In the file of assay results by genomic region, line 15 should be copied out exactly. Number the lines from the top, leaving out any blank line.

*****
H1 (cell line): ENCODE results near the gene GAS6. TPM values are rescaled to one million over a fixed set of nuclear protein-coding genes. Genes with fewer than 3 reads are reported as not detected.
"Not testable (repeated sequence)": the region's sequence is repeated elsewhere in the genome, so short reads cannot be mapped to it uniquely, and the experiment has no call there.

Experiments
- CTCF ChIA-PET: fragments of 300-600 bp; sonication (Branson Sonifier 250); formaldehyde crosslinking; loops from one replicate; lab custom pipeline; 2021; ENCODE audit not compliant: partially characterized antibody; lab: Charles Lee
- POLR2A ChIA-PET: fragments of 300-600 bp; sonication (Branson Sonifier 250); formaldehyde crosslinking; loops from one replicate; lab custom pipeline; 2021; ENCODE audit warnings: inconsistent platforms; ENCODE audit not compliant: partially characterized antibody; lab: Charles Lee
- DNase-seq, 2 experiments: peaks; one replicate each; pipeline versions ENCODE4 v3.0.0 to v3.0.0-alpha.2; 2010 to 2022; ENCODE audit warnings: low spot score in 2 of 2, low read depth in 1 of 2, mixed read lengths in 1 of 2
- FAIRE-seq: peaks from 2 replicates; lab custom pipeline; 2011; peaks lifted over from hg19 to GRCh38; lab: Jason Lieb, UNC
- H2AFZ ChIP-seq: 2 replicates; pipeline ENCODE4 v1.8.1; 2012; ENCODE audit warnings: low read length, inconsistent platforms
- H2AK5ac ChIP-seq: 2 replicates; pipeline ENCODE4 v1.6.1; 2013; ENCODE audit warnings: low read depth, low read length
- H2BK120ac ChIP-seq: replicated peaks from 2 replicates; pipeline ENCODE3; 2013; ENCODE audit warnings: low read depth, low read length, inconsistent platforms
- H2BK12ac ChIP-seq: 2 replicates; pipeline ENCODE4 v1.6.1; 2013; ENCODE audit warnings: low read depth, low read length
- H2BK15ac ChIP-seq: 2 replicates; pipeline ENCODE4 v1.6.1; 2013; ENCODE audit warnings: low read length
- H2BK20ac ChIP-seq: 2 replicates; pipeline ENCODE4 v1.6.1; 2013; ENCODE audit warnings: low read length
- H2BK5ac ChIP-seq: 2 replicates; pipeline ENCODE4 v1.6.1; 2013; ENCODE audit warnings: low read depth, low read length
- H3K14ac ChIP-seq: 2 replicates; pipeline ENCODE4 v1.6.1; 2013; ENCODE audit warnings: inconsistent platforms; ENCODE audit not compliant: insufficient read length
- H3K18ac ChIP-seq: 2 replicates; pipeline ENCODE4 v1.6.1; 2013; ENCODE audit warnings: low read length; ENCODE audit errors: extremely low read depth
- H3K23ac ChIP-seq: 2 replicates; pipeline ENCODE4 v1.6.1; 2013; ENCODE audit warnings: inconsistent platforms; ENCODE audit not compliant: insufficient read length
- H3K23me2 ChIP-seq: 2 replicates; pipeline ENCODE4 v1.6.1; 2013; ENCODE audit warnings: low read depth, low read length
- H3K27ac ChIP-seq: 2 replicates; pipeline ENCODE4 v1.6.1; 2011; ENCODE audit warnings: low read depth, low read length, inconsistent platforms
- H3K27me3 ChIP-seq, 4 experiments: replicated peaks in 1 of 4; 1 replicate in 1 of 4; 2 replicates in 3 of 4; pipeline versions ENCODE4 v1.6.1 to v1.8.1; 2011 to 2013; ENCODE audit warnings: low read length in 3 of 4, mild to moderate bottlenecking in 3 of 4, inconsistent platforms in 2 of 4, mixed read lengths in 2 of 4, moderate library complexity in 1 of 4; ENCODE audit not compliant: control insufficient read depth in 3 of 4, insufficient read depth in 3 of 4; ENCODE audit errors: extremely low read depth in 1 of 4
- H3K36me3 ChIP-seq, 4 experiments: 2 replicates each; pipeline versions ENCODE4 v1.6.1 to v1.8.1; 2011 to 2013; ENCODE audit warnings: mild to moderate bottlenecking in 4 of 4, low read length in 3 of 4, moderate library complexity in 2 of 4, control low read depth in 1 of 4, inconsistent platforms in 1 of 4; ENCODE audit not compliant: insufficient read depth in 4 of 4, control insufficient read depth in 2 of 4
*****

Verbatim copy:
- H3K14ac ChIP-seq: 2 replicates; pipeline ENCODE4 v1.6.1; 2013; ENCODE audit warnings: inconsistent platforms; ENCODE audit not compliant: insufficient read length